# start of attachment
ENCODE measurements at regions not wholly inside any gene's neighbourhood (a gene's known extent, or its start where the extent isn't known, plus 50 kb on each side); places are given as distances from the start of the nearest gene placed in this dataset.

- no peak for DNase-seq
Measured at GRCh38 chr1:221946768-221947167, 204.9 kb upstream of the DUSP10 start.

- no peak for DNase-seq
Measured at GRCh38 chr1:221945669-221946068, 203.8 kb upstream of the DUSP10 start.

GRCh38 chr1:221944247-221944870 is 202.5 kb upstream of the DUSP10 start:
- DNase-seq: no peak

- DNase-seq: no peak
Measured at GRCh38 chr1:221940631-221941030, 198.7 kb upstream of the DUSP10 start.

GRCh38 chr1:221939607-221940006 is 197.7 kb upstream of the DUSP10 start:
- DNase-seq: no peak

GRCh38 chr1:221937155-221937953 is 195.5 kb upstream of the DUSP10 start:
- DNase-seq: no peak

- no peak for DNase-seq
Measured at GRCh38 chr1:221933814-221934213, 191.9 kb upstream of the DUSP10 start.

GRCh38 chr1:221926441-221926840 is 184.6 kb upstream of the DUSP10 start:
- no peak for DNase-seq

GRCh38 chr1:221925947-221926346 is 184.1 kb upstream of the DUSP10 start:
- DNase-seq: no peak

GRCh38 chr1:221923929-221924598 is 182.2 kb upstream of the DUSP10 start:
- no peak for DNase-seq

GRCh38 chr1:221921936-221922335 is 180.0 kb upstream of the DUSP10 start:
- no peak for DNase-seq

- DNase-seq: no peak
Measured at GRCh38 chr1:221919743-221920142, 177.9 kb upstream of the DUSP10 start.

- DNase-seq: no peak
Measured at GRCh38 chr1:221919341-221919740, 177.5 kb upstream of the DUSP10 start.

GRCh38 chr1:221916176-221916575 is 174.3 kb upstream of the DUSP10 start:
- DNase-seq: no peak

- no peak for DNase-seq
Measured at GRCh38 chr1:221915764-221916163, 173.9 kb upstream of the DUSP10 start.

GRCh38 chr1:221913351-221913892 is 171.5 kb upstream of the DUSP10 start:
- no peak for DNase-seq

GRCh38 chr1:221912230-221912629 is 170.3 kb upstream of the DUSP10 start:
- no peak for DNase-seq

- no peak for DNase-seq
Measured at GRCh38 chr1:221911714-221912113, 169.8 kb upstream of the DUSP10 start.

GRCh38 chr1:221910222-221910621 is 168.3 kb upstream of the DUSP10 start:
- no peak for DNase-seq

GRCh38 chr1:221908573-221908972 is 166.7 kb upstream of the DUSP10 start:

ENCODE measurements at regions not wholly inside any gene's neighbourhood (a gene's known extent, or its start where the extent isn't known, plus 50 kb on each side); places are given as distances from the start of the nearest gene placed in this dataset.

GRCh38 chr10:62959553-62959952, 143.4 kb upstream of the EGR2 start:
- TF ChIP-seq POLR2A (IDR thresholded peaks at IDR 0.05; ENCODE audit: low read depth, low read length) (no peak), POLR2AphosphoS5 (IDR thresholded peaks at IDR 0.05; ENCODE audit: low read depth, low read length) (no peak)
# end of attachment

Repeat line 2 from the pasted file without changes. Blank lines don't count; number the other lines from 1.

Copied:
- no peak for DNase-seq